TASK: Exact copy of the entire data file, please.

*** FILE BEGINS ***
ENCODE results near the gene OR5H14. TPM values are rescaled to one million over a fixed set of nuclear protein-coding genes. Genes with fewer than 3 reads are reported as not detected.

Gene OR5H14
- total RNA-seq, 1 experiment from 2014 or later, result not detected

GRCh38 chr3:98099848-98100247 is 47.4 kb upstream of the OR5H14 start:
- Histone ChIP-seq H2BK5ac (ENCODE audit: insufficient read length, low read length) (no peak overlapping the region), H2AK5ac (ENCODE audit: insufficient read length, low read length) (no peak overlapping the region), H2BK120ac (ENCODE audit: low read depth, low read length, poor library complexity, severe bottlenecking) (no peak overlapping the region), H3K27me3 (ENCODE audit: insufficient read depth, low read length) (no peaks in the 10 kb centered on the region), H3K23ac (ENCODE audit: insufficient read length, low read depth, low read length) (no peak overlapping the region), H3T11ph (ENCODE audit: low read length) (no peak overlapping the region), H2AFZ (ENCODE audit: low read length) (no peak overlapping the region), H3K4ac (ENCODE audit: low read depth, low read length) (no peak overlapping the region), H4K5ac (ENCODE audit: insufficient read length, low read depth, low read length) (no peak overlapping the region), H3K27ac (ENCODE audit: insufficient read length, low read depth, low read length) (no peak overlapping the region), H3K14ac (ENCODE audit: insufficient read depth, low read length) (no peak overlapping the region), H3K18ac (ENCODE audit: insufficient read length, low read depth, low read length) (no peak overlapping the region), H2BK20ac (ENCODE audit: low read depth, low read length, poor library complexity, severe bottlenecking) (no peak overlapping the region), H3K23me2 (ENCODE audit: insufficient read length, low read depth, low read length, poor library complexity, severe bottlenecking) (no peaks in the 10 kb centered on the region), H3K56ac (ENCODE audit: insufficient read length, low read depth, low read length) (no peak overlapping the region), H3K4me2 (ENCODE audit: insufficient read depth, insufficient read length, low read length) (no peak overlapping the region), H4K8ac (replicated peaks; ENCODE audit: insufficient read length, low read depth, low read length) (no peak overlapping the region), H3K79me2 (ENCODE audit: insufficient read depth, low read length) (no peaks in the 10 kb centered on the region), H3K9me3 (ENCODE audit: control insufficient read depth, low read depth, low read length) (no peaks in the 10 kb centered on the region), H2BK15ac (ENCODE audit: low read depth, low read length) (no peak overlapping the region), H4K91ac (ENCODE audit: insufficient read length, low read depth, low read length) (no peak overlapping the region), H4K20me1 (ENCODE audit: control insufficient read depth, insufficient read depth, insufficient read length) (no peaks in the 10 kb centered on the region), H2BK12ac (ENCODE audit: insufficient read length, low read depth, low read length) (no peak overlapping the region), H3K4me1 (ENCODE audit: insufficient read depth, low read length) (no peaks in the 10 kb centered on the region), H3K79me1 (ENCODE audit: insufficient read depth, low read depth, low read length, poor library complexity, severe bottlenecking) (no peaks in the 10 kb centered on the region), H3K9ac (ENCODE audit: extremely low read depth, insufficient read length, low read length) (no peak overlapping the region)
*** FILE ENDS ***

ENCODE results near the gene OR5H14. TPM values are rescaled to one million over a fixed set of nuclear protein-coding genes. Genes with fewer than 3 reads are reported as not detected.

Gene OR5H14
- total RNA-seq, 1 experiment from 2014 or later, result not detected

GRCh38 chr3:98099848-98100247 is 47.4 kb upstream of the OR5H14 start:
- Histone ChIP-seq H2BK5ac (ENCODE audit: insufficient read length, low read length) (no peak overlapping the region), H2AK5ac (ENCODE audit: insufficient read length, low read length) (no peak overlapping the region), H2BK120ac (ENCODE audit: low read depth, low read length, poor library complexity, severe bottlenecking) (no peak overlapping the region), H3K27me3 (ENCODE audit: insufficient read depth, low read length) (no peaks in the 10 kb centered on the region), H3K23ac (ENCODE audit: insufficient read length, low read depth, low read length) (no peak overlapping the region), H3T11ph (ENCODE audit: low read length) (no peak overlapping the region), H2AFZ (ENCODE audit: low read length) (no peak overlapping the region), H3K4ac (ENCODE audit: low read depth, low read length) (no peak overlapping the region), H4K5ac (ENCODE audit: insufficient read length, low read depth, low read length) (no peak overlapping the region), H3K27ac (ENCODE audit: insufficient read length, low read depth, low read length) (no peak overlapping the region), H3K14ac (ENCODE audit: insufficient read depth, low read length) (no peak overlapping the region), H3K18ac (ENCODE audit: insufficient read length, low read depth, low read length) (no peak overlapping the region), H2BK20ac (ENCODE audit: low read depth, low read length, poor library complexity, severe bottlenecking) (no peak overlapping the region), H3K23me2 (ENCODE audit: insufficient read length, low read depth, low read length, poor library complexity, severe bottlenecking) (no peaks in the 10 kb centered on the region), H3K56ac (ENCODE audit: insufficient read length, low read depth, low read length) (no peak overlapping the region), H3K4me2 (ENCODE audit: insufficient read depth, insufficient read length, low read length) (no peak overlapping the region), H4K8ac (replicated peaks; ENCODE audit: insufficient read length, low read depth, low read length) (no peak overlapping the region), H3K79me2 (ENCODE audit: insufficient read depth, low read length) (no peaks in the 10 kb centered on the region), H3K9me3 (ENCODE audit: control insufficient read depth, low read depth, low read length) (no peaks in the 10 kb centered on the region), H2BK15ac (ENCODE audit: low read depth, low read length) (no peak overlapping the region), H4K91ac (ENCODE audit: insufficient read length, low read depth, low read length) (no peak overlapping the region), H4K20me1 (ENCODE audit: control insufficient read depth, insufficient read depth, insufficient read length) (no peaks in the 10 kb centered on the region), H2BK12ac (ENCODE audit: insufficient read length, low read depth, low read length) (no peak overlapping the region), H3K4me1 (ENCODE audit: insufficient read depth, low read length) (no peaks in the 10 kb centered on the region), H3K79me1 (ENCODE audit: insufficient read depth, low read depth, low read length, poor library complexity, severe bottlenecking) (no peaks in the 10 kb centered on the region), H3K9ac (ENCODE audit: extremely low read depth, insufficient read length, low read length) (no peak overlapping the region)